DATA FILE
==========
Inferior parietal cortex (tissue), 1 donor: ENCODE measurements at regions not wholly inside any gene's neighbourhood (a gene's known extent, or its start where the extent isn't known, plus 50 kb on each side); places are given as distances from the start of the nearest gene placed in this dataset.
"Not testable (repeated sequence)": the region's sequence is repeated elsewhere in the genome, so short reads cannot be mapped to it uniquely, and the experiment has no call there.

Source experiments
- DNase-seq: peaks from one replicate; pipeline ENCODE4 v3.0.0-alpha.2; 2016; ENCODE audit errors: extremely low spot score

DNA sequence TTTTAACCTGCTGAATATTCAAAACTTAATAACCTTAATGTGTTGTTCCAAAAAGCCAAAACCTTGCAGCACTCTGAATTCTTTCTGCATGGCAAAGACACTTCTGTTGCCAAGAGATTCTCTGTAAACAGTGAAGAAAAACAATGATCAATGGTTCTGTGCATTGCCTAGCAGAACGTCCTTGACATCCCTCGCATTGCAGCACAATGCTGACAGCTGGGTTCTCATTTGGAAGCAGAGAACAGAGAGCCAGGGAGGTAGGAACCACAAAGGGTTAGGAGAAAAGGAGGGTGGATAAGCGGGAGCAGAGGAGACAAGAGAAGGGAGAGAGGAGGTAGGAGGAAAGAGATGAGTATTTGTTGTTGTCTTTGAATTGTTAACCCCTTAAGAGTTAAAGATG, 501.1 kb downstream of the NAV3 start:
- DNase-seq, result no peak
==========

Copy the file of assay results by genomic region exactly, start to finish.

Inferior parietal cortex (tissue), 1 donor: ENCODE measurements at regions not wholly inside any gene's neighbourhood (a gene's known extent, or its start where the extent isn't known, plus 50 kb on each side); places are given as distances from the start of the nearest gene placed in this dataset.
"Not testable (repeated sequence)": the region's sequence is repeated elsewhere in the genome, so short reads cannot be mapped to it uniquely, and the experiment has no call there.

Source experiments
- DNase-seq: peaks from one replicate; pipeline ENCODE4 v3.0.0-alpha.2; 2016; ENCODE audit errors: extremely low spot score

DNA sequence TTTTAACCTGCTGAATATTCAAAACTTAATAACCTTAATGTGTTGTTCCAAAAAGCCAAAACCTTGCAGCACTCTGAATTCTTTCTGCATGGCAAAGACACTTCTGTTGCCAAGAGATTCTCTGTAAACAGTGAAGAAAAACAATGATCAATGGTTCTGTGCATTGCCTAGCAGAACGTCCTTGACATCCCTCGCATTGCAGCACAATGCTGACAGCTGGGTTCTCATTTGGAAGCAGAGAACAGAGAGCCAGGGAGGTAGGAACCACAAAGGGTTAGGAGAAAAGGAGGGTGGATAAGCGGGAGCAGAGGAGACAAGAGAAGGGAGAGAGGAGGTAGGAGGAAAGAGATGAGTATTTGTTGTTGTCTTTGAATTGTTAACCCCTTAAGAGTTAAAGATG, 501.1 kb downstream of the NAV3 start:
- DNase-seq, result no peak